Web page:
Democrats are, of course, melting down today over Republicans potentially going ahead with the process to confirm a nominee to replace Ruth Bader Ginsburg.
As we reported, Senate Majority Leader Mitch McConnell has previously said and confirmed again yesterday that he believes this situation is different from that in 2016 when the Senate declined to hold a hearing for Merrick Garland, President Barack Obama’s nominee.
From Fox News:
“In the last midterm election before Justice Scalia’s death in 2016, Americans elected a Republican Senate majority because we pledged to check and balance the last days of a lame-duck president’s second term. We kept our promise,” McConnell continued. “Since the 1880s, no Senate has confirmed an opposite-party president’s Supreme Court nominee in a presidential election year.”
McConnell added that “by contrast, Americans reelected our majority in 2016 and expanded it in 2018 because we pledged to work with President Trump and support his agenda, particularly his outstanding appointments to the federal judiciary.”
Democrats are gnashing their teeth and claiming that’s hypocritical.
But is it really? Not so much. In fact, it’s completely consistent with history, as Dan McLaughlin brilliantly breaks down at National Review:
Historically, when the opposite party controls the Senate, the Senate gets to block Supreme Court nominees sent up in a presidential election year, and hold the seat open for the winner. Both of those precedents are settled by experience as old as the republic. Republicans should not create a brand-new precedent to deviate from them. [….]
Twenty-nine times in American history there has been an open Supreme Court vacancy in a presidential election year, or in a lame-duck session before the next presidential inauguration. (This counts vacancies created by new seats on the Court, but not vacancies for which there was a nomination already pending when the year began, such as happened in 1835–36 and 1987–88.) The president made a nomination in all twenty-nine cases. George Washington did it three times. John Adams did it. Thomas Jefferson did it. Abraham Lincoln did it. Ulysses S. Grant did it. Franklin D. Roosevelt did it. Dwight Eisenhower did it. Barack Obama, of course, did it. Twenty-two of the 44 men to hold the office faced this situation, and all twenty-two made the decision to send up a nomination, whether or not they had the votes in the Senate. [….]
Presidents have made Supreme Court nominations as late as literally the last day of their term. [….]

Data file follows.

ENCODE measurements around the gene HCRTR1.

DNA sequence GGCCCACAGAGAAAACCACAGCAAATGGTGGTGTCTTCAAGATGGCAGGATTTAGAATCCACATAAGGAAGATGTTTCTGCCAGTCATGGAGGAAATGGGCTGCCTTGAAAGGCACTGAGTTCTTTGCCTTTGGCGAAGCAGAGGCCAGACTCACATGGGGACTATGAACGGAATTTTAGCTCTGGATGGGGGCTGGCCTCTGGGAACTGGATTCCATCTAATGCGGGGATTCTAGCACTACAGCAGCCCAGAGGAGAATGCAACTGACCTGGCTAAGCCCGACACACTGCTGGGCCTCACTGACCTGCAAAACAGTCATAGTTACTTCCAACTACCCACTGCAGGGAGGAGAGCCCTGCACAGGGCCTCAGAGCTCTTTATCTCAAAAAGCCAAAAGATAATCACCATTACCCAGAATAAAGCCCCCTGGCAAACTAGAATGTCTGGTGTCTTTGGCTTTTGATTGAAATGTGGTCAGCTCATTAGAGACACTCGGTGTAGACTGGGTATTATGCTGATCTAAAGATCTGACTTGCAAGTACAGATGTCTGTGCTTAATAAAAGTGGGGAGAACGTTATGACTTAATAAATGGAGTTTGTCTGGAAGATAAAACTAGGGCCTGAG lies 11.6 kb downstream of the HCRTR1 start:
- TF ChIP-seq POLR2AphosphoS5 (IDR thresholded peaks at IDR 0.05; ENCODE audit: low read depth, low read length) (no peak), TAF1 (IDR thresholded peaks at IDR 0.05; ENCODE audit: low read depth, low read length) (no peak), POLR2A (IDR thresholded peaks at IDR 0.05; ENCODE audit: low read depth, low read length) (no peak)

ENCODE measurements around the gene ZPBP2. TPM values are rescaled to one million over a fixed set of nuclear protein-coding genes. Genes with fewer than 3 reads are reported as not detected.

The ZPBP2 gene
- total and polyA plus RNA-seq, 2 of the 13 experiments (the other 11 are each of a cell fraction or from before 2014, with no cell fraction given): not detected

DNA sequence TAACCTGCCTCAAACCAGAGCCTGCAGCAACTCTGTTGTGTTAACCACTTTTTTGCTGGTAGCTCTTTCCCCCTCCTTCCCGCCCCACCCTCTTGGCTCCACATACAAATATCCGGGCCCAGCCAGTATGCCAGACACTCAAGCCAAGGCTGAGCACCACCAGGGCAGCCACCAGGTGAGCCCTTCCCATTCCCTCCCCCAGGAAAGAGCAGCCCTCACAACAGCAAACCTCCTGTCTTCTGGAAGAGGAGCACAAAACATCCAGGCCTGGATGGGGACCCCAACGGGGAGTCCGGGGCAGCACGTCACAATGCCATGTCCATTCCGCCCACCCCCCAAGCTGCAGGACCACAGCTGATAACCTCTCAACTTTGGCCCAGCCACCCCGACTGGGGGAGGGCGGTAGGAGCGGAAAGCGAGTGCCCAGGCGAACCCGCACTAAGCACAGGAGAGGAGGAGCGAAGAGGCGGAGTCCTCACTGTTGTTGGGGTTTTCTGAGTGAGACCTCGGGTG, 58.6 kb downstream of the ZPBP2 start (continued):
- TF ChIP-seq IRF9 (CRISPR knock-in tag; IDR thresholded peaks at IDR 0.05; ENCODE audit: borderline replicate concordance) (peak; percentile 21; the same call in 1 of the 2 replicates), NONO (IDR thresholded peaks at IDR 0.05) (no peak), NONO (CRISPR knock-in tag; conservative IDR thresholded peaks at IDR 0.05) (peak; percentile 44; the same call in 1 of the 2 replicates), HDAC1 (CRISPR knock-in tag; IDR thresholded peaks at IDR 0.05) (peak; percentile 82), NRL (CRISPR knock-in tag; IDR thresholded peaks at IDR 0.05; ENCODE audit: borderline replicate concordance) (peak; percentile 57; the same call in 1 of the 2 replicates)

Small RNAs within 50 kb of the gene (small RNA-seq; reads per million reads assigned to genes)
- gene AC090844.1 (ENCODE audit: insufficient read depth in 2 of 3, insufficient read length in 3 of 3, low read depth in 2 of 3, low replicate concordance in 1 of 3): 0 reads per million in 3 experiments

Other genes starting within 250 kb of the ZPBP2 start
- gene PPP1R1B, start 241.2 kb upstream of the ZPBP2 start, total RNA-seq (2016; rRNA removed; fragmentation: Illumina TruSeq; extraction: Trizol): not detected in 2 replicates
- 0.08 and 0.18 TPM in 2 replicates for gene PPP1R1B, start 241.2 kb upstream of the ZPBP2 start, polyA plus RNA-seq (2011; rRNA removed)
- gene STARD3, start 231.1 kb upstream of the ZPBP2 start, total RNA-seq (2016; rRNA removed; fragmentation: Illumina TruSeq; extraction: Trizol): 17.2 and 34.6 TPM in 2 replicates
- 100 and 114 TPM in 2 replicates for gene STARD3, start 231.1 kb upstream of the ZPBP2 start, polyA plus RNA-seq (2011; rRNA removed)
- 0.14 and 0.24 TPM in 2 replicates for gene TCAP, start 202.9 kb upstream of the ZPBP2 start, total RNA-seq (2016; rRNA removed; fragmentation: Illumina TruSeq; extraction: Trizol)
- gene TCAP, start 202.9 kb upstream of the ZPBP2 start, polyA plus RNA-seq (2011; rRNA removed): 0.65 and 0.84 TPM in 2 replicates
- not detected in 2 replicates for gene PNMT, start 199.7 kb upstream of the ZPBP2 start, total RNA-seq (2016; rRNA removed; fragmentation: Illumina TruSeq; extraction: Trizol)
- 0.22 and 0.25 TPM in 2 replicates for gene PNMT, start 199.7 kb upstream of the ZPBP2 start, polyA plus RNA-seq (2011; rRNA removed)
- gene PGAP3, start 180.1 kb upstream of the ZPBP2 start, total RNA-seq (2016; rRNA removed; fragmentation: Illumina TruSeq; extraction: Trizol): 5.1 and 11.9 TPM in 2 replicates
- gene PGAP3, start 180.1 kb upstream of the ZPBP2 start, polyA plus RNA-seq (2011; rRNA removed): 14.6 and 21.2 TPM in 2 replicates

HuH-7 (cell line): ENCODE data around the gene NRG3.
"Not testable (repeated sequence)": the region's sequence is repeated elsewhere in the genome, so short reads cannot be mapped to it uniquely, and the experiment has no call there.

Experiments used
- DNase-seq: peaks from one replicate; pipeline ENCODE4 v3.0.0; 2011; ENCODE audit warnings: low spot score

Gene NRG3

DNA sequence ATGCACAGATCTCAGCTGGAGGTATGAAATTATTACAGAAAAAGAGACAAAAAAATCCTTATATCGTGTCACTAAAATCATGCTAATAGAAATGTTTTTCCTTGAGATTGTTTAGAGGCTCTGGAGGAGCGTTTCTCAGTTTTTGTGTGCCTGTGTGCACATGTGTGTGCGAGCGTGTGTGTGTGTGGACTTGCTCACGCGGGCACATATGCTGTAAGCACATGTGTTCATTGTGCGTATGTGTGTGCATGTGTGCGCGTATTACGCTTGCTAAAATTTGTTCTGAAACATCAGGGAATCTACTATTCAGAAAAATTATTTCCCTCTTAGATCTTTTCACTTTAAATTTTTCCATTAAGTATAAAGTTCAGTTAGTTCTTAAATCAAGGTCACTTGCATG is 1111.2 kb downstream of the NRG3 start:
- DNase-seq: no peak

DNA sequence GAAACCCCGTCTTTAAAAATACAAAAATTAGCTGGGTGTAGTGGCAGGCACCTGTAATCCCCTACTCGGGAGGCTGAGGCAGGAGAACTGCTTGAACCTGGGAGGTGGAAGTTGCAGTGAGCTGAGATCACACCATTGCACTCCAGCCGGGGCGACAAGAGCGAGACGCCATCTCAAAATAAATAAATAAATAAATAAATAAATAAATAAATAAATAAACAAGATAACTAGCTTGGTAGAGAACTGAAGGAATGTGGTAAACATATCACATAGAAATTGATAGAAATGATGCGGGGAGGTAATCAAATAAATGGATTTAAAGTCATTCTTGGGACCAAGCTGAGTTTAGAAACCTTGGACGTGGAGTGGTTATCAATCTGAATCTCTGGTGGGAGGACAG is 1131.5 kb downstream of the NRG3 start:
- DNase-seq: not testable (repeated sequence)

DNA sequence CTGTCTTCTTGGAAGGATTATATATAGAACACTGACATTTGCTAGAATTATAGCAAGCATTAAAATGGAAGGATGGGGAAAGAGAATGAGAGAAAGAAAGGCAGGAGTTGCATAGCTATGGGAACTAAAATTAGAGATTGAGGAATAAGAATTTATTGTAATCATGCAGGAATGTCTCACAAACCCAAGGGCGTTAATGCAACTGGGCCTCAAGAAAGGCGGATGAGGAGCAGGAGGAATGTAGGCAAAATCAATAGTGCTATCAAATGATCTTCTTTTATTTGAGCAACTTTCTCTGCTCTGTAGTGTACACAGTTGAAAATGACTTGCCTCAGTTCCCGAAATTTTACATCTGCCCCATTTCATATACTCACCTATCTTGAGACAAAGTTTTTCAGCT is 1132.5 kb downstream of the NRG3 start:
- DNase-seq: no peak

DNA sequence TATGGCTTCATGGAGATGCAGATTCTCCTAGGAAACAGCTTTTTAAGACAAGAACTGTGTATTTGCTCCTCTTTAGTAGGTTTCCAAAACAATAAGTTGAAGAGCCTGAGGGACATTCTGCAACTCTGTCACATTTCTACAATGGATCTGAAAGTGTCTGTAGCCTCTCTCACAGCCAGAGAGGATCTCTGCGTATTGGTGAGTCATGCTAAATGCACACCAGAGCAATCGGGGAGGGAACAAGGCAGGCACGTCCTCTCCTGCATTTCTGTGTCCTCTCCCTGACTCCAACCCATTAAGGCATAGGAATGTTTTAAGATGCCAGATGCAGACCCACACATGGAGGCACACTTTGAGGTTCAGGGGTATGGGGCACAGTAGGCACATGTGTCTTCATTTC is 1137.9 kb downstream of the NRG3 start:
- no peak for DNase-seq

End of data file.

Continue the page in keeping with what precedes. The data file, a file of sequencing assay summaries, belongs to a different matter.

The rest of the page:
At the same time, in terms of raw power, a majority of senators has the power to seat any nominee they want, and block any nominee they want. [….]
There have been ten vacancies resulting in a presidential election-year or post-election nomination when the president and Senate were from opposite parties. In six of the ten cases, a nomination was made before Election Day. Only one of those, Chief Justice Melville Fuller’s nomination by Grover Cleveland in 1888, was confirmed before the election. Four nominations were made in lame-duck sessions after the election; three of those were left open for the winner of the election. Other than the unusual Fuller nomination (made when the Court was facing a crisis of backlogs in its docket), three of the other nine were filled after Election Day in ways that rewarded the winner of the presidential contest: [….]
Nineteen times between 1796 and 1968, presidents have sought to fill a Supreme Court vacancy in a presidential-election year while their party controlled the Senate. [….]
Nine times, presidents have made nominations after the election in a lame-duck session.
Presidents have even made nominations during the lame-duck session with the Senate of the same party.
So that’s the norm. It’s Democrats who are now trying to upset that norm.
Let’s look at the Democrats’ own positions in 2016.
I agree with @HillaryClinton!
— Alex Bruesewitz (@alexbruesewitz) September 19, 2020
We should follow Schumer’s advice. pic.twitter.com/RBTEz2AAdG
— Ted Cruz (@tedcruz) September 19, 2020
Obama in 2016: "When there is a vacancy on the SCOTUS, the President is to nominate someone, the Senate is to consider that nomination. There's no unwritten law that says that it can only be done on off-years. That's not in the Constitution text."
— Liz Wheeler (@Liz_Wheeler) September 19, 2020
Gotta say I agree with Obama on this one. pic.twitter.com/0xYyFVzMM0
— 2A Forever (@TwoAForever) September 19, 2020
Exactly. As I wrote earlier, citing Ted Cruz, with the controversial election we have coming up, we know that there could be a legal battle that makes its way to the Supreme Court. We can’t be left in a Constitutional crisis.
Here’s Joe Biden 2016: the Senate has an obligation to move forward with the process.
Joe Biden in 2016:
“I would go forward with a confirmation process as chairman, even a few months before a presidential election, if the nominee were chosen with the advice, and not merely the consent, of the Senate, just as the Constitution requires.”pic.twitter.com/KQQj10xDLt
— Daily Caller (@DailyCaller) September 19, 2020
Everybody should get a hearing and a vote, said Joe Biden, “even in an election year.”
— Will Chamberlain (@willchamberlain) September 19, 2020
Bottom line? The history is on the side of the President and McConnell.